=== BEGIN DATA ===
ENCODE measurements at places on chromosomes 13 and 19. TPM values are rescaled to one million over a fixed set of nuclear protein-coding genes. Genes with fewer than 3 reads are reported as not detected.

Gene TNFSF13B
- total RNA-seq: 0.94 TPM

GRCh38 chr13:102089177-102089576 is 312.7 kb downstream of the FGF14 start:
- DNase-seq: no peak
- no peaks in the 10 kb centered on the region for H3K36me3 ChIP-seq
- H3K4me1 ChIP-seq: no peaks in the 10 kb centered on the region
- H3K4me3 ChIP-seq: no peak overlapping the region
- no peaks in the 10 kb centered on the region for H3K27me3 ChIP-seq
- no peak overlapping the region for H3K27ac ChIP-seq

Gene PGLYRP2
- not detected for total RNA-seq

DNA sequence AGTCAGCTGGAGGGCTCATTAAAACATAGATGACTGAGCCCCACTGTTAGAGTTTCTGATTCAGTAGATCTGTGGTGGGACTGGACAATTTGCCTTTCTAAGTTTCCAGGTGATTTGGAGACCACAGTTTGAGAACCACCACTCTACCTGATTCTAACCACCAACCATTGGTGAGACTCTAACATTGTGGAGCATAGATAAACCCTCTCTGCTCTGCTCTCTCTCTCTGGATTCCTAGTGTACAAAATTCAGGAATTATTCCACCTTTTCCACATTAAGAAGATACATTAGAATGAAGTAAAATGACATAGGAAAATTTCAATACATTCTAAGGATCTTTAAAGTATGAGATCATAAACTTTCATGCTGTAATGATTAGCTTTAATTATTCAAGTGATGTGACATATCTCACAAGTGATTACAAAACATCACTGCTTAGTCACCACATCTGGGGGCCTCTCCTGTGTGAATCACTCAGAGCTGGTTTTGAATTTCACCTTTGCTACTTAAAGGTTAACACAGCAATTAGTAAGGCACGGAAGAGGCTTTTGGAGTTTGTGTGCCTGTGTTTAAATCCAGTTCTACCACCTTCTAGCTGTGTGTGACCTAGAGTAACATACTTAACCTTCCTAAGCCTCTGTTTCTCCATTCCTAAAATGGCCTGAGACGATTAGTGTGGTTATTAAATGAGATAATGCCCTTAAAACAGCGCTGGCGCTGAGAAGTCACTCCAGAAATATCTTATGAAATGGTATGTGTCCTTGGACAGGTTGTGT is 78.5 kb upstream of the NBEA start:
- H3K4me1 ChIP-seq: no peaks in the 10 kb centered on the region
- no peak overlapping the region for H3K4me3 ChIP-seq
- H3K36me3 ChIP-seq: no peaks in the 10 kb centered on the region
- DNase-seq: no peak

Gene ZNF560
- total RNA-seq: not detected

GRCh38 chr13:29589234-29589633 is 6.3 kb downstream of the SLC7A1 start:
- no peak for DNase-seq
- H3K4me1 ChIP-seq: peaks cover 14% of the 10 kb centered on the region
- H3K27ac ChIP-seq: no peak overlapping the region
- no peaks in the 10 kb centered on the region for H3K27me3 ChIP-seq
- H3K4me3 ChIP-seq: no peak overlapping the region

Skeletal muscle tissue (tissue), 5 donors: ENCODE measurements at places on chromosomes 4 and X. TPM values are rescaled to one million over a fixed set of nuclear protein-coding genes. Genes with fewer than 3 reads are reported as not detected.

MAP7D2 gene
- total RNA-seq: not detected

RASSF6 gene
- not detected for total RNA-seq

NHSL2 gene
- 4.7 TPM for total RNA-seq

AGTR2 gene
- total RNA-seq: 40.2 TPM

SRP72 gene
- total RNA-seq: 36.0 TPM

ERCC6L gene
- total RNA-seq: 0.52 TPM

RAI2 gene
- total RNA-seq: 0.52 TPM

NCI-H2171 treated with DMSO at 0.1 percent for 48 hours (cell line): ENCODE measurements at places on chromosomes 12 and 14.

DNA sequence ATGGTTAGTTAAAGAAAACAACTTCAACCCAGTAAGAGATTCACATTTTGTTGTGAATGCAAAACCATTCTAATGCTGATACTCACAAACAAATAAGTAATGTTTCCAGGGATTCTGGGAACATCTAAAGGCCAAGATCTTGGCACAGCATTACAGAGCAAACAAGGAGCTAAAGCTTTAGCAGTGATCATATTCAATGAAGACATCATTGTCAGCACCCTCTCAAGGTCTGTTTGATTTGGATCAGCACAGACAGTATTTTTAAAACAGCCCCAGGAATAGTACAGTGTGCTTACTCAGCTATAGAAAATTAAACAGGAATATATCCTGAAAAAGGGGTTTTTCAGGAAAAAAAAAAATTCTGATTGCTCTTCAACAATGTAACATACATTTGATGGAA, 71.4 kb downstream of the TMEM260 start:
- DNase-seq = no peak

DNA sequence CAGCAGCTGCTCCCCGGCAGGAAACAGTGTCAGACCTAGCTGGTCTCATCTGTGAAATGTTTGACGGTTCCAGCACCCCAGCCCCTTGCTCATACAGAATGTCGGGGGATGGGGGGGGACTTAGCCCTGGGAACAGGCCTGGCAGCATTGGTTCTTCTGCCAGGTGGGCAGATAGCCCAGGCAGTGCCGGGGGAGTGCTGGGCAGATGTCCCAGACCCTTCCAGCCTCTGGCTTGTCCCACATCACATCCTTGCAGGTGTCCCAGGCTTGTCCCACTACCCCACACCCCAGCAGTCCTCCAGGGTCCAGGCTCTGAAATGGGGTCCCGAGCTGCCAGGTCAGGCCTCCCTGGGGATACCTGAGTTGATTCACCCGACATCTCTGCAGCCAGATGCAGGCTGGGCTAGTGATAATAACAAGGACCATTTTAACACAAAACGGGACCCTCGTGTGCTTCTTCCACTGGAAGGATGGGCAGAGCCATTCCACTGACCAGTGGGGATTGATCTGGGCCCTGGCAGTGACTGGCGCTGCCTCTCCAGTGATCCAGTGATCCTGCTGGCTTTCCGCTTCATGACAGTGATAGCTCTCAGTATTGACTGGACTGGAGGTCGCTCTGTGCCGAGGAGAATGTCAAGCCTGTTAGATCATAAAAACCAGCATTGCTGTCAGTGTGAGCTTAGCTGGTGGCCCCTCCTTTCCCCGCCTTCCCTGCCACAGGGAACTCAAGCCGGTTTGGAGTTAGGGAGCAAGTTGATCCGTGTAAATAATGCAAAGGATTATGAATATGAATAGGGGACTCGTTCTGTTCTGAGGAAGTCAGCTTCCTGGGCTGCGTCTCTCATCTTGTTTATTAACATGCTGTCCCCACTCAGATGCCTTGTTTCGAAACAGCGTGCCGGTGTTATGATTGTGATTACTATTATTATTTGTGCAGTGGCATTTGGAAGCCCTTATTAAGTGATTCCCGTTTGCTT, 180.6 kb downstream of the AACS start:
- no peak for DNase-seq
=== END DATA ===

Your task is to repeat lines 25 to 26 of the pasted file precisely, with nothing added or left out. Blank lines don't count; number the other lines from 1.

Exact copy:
- H3K4me3 ChIP-seq: no peak overlapping the region

Skeletal muscle tissue (tissue), 5 donors: ENCODE measurements at places on chromosomes 4 and X. TPM values are rescaled to one million over a fixed set of nuclear protein-coding genes. Genes with fewer than 3 reads are reported as not detected.